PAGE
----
In FIG. 3 an alternate embodiment of the invention provides a pipe sleeve 15 which extends beyond the face of the concrete structure being formed. In this case, the hole 24A in the form wall is sufficiently large in diameter to accomodate and hold securely the entire sleeve 15. Two smaller bolt-size holes are provided in the form wall equally offset from the sleeve hole. To accomodate the structural difference in the attachment to the form wall, the cross-member 35 in this case is angular, comprising a flat rod-securing portion 36 provided with an opening to admit the rod 16, welded at an angle to each of two equal angled portions 34, each further welded at a supplementary angle to each of two wall-securing portions 33, each provided with a hole therethrough. The angular cross-member 35 may be fabricated of metal bars welded together.
After the two end caps 11 and 17 and rod 16 are in place within the sleeve 15, the sleeve is inserted through the large wall opening 24A from the inside wall surface to the outside with the rod protruding outwardly. The angled cross-member is secured to the end of the rod 16 by a nut 23 and secured to the form wall 19 by each of two threaded bolt rods 30 and nuts 31 and 32, by nuts and bolts or by other fastening means through the wall-securing portions 33. The rest of the procedure is the same as in the preferred embodiment, except that the result is a pipe sleeve which extends beyond the concrete structure as well as through it. Nuts 31 and the end of the bolt rods 30 remain embedded in the structure after the forms 19 and 26 are removed and the outer ends of the bolt rods 30 may protrude or be broken off.
The FIGS. 4 and 5 an alternate embodiment of the invention provides a recessed end plate 45 which is set down into the sleeve so that no part of the insert protrudes beyond the end of the sleeve. Wedges 41 formed of metallic plate are welded perpendicularly to the recessed end plate 45 in a spaced arrangement around the periphery of the plate touching the interior of the sleeve. The end of each wedge extends outwardly into a notch in the interior surface of the sleeve, to engage the insert in the sleeve. Intermittently spaced with the wedges are angles 40 welded to the outer surface of the end plate. Each angle is provided with a threaded hole or a hole and nut 42 welded to the angle so that a bolt 43 or other threaded fastener may be threaded through the angle against the inner surface of the sleeve to secure the end plate within the sleeve. The end plate 45 is provided with a central opening through which the rod 16 passes and the rod 16 is secured adjustably therein by a bolt 44 which may be welded to the plate 45. The recessed plate insert enables the end of the sleeve to be aligned evenly with the face of the concrete structure.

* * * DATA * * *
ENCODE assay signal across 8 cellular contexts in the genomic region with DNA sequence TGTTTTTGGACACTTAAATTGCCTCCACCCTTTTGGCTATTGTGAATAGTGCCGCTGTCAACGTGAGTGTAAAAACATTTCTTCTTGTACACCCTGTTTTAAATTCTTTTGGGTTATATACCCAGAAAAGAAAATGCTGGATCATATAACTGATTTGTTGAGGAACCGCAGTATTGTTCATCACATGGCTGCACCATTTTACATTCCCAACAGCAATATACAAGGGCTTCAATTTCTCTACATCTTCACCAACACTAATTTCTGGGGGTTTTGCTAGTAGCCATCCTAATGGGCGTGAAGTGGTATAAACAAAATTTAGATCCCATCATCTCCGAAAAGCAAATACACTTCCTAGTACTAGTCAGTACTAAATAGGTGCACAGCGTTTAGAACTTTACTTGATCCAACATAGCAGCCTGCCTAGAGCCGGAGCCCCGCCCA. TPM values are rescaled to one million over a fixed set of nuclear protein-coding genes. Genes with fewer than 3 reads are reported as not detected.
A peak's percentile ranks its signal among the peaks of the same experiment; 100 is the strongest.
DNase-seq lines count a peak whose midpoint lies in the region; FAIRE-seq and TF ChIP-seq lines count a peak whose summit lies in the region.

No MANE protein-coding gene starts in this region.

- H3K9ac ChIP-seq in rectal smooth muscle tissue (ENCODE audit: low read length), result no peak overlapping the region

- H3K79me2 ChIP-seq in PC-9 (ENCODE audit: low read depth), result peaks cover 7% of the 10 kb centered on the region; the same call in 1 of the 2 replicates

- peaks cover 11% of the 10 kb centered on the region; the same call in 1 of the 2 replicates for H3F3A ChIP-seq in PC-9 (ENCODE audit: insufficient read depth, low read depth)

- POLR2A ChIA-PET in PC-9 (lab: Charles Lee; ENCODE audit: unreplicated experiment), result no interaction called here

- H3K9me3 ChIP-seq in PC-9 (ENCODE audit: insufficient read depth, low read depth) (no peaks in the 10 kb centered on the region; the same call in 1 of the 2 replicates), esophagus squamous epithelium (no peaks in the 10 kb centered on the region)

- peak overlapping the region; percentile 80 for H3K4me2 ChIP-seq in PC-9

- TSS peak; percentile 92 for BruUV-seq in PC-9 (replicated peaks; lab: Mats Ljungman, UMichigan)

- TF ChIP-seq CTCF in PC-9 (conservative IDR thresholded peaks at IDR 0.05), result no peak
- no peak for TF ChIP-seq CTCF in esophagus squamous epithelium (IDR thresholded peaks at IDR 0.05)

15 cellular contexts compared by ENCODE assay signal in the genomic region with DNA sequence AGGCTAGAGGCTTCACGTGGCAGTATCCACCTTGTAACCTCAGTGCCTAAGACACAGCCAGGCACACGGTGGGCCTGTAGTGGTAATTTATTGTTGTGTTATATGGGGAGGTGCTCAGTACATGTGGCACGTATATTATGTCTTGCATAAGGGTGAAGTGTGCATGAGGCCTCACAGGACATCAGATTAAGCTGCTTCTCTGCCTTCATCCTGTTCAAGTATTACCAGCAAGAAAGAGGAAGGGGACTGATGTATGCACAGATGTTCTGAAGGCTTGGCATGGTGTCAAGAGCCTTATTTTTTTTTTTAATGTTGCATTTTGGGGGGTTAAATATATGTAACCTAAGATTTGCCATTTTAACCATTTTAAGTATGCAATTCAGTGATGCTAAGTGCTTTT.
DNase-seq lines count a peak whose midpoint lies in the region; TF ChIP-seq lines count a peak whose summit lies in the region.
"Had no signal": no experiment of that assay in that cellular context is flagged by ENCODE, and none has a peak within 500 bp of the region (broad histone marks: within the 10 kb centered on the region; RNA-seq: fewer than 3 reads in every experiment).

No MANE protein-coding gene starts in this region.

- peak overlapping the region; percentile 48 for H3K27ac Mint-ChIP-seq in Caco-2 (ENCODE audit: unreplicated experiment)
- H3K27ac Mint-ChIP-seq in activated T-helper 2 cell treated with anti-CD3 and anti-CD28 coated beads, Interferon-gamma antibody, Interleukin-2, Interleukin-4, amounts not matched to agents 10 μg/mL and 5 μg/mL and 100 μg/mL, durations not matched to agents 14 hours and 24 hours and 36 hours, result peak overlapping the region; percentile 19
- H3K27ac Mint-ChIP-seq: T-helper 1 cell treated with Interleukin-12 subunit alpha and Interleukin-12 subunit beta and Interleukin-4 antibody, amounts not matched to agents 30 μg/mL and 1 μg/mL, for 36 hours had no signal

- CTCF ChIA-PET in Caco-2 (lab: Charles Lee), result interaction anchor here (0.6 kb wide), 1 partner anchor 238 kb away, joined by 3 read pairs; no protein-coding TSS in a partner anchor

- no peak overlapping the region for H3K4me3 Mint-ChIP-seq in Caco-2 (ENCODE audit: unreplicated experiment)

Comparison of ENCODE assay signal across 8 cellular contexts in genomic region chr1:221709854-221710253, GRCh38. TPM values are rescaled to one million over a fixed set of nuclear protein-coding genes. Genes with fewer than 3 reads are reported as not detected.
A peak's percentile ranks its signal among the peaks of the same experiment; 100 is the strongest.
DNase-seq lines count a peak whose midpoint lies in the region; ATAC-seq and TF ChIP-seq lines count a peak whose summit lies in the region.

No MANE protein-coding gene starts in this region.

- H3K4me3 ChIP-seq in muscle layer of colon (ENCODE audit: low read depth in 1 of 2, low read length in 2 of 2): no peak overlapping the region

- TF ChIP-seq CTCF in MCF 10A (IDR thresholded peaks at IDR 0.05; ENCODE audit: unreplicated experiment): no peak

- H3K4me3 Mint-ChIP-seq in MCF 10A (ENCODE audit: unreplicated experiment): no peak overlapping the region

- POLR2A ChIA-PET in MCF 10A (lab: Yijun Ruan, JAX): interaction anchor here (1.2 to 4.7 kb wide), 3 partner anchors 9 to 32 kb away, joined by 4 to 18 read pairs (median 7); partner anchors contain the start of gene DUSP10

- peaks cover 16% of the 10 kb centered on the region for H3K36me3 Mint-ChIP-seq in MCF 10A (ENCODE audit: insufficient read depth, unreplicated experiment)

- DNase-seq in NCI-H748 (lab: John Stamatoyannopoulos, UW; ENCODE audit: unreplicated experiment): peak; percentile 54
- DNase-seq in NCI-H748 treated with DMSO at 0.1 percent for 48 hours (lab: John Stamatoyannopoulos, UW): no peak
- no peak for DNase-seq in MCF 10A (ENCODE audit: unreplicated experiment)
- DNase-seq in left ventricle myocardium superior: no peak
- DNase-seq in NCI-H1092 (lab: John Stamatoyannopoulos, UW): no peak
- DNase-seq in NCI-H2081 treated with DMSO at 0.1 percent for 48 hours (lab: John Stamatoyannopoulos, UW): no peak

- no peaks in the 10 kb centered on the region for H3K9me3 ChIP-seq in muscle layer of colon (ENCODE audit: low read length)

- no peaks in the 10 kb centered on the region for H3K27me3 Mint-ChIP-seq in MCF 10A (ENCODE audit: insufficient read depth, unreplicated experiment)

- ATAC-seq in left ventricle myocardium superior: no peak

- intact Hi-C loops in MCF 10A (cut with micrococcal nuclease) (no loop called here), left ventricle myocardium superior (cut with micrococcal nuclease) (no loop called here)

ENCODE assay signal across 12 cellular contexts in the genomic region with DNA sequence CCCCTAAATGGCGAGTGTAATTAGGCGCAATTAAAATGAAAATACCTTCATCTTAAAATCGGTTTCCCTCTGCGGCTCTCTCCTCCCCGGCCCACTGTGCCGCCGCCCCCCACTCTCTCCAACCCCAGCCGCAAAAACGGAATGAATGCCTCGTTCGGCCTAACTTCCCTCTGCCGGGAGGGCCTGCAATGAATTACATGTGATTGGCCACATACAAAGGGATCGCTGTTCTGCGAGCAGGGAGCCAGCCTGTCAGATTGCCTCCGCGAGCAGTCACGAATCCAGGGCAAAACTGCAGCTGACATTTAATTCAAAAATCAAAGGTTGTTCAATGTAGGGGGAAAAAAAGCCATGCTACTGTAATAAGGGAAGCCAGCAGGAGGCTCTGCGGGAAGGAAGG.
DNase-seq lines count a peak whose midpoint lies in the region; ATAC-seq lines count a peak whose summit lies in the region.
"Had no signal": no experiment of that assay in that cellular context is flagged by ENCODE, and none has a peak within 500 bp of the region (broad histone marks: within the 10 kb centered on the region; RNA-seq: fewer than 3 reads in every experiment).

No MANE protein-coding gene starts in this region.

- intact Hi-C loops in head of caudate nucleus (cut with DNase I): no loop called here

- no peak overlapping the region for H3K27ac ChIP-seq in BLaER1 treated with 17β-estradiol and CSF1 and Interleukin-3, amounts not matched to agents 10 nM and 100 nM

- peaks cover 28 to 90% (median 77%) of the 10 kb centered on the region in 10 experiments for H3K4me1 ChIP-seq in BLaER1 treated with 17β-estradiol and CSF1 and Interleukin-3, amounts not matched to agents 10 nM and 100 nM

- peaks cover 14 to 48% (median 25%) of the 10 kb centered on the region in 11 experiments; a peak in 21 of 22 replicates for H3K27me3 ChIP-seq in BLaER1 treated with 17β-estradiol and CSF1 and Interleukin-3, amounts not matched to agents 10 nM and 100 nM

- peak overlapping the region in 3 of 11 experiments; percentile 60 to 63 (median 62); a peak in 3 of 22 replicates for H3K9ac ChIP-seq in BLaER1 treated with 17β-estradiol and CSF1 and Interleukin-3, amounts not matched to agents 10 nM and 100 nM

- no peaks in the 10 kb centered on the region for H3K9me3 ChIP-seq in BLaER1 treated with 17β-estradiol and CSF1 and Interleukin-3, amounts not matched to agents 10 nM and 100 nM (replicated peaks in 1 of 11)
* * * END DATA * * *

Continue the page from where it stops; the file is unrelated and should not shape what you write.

Although metal is the preferred material for the sleeve and insert, other materials such as plastic could be used, if it were of structural quality to sustain the heavy weight of the concrete. The securing device with the protruding rod and cross-member could be applied to both forms if necessary for extra strength, although applying the attaching means to one form is preferred for each of installation. Another use would provide a passage only part of the way through the structure by leaving a space between the solid plate 11 and the non-attached form 26. The device may be applied for passages through any forming material such as concrete and through any structural member such as walls, floors or ceilings. Although the preferred embodiment of the sleeve is cylindrical in shape for pipe passages, other shapes of sleeves may be used for other purposes, such as a box-like sleeve for rectangular air ducts.
It is understood that the preceding description is given merely by way of illustration and not in limitation and that various modifications may be made thereto without departing from the spirit of the invention as claimed.